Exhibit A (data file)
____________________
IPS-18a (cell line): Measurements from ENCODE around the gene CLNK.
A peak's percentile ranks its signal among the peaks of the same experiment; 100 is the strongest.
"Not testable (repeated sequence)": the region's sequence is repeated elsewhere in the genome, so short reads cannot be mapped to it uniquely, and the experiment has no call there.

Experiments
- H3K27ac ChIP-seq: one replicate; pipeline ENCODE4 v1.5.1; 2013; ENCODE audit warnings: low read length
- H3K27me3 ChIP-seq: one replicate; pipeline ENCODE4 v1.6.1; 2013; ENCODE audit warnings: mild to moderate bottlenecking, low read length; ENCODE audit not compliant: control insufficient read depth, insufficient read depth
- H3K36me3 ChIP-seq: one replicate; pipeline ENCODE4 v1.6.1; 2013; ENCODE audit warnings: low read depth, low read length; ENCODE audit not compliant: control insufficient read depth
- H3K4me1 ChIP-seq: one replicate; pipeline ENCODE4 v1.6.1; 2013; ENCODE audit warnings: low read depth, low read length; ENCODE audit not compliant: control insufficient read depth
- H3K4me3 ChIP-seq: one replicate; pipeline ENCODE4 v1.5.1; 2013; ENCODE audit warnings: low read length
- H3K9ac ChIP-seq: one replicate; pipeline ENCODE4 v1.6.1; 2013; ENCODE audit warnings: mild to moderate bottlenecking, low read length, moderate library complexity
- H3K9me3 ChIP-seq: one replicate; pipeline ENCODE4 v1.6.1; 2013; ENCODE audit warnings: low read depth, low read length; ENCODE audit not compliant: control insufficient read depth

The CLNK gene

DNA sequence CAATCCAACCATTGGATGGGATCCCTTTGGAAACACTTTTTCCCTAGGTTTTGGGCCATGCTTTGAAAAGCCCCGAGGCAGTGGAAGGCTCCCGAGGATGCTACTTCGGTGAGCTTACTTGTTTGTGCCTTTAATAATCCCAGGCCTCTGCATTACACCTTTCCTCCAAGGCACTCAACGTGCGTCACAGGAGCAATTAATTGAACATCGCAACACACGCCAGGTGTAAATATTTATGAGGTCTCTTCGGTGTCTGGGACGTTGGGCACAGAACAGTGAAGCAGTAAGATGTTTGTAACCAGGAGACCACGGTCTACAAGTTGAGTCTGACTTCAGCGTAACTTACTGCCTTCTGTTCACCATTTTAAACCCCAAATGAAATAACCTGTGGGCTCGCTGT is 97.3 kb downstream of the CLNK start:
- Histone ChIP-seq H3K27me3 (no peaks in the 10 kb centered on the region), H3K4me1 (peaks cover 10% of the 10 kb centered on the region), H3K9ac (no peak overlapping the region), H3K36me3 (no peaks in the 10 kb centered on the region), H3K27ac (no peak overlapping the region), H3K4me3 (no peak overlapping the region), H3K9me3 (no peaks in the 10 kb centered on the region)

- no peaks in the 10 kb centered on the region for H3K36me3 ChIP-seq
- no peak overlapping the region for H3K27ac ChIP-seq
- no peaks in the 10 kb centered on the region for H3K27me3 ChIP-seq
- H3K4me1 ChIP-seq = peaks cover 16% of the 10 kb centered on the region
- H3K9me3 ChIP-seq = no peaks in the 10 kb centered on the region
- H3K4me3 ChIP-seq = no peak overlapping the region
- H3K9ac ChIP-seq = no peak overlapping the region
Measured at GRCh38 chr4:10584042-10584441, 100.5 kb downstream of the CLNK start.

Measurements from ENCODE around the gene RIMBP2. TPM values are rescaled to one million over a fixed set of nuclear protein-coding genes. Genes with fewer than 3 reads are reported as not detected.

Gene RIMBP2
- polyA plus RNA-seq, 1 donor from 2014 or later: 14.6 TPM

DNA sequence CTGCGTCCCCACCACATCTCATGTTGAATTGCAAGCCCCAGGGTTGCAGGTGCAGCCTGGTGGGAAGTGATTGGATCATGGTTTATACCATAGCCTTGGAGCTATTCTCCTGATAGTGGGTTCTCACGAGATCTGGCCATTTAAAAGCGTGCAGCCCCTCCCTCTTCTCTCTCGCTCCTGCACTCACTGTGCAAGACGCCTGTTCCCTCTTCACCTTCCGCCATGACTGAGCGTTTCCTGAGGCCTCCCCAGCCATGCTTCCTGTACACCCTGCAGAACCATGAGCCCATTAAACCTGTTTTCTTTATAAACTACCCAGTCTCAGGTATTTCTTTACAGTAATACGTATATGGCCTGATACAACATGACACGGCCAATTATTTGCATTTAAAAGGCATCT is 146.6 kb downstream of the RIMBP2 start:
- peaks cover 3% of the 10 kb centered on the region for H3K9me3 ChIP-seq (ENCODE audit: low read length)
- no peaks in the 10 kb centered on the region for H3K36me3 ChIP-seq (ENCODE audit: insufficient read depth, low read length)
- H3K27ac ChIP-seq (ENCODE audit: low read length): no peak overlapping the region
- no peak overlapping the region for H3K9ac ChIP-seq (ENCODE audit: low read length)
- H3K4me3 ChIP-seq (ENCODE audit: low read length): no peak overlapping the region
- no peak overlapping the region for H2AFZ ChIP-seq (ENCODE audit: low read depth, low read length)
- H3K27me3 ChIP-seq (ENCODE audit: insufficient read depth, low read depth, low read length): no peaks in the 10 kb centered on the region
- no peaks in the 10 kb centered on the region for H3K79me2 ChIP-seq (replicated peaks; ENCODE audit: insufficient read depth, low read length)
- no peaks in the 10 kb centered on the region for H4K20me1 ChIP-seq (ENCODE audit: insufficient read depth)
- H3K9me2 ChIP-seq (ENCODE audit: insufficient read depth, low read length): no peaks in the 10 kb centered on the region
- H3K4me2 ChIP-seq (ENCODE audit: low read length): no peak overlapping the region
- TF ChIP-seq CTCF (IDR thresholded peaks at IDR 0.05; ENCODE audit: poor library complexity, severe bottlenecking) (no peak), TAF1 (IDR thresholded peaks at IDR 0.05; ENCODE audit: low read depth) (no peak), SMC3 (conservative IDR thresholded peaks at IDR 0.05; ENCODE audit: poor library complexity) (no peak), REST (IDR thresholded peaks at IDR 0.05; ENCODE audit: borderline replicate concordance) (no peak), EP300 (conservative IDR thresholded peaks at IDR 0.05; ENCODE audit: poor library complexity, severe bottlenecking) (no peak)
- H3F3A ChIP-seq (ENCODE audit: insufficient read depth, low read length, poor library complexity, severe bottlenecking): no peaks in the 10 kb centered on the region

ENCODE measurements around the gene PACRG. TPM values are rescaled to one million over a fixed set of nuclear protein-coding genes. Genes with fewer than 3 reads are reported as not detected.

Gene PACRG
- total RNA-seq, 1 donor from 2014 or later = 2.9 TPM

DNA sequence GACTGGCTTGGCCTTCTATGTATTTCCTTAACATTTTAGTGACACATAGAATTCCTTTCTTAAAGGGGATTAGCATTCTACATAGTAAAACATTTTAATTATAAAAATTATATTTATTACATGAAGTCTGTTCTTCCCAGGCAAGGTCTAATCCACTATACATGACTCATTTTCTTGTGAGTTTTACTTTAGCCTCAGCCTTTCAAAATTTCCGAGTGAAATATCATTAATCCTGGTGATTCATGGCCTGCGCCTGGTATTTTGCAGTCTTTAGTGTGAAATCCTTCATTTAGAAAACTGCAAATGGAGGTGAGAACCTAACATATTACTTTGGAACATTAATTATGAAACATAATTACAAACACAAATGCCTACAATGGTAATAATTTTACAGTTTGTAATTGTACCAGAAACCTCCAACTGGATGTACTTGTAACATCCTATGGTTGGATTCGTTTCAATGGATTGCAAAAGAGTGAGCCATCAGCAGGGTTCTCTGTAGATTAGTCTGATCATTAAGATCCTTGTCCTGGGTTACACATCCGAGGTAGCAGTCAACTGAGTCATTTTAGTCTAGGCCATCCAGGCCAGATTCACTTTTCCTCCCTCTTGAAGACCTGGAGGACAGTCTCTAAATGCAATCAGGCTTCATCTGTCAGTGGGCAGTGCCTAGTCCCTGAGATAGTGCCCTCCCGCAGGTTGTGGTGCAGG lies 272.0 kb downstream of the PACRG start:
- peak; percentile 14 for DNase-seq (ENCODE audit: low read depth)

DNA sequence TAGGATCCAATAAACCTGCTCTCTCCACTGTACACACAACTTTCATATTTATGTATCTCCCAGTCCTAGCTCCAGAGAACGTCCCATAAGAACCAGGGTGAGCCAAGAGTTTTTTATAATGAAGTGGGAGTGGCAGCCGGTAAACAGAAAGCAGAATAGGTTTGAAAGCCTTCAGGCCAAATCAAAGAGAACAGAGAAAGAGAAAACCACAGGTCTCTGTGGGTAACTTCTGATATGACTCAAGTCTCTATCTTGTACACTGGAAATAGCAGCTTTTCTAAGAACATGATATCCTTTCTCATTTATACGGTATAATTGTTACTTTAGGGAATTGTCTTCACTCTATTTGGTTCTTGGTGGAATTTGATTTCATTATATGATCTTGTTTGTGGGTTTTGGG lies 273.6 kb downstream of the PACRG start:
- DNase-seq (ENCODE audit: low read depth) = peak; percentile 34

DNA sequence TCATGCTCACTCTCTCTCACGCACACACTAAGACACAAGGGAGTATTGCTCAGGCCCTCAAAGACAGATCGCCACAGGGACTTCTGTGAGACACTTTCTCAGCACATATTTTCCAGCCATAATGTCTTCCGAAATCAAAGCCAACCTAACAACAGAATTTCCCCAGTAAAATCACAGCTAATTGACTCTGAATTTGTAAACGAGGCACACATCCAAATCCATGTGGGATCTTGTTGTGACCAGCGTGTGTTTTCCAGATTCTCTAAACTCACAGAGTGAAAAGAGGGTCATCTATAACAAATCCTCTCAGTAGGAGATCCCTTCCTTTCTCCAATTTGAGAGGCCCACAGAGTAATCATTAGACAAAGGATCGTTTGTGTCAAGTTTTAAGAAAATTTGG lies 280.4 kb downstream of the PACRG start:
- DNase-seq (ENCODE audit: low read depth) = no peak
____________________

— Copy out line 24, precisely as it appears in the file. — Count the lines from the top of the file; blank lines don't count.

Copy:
Gene RIMBP2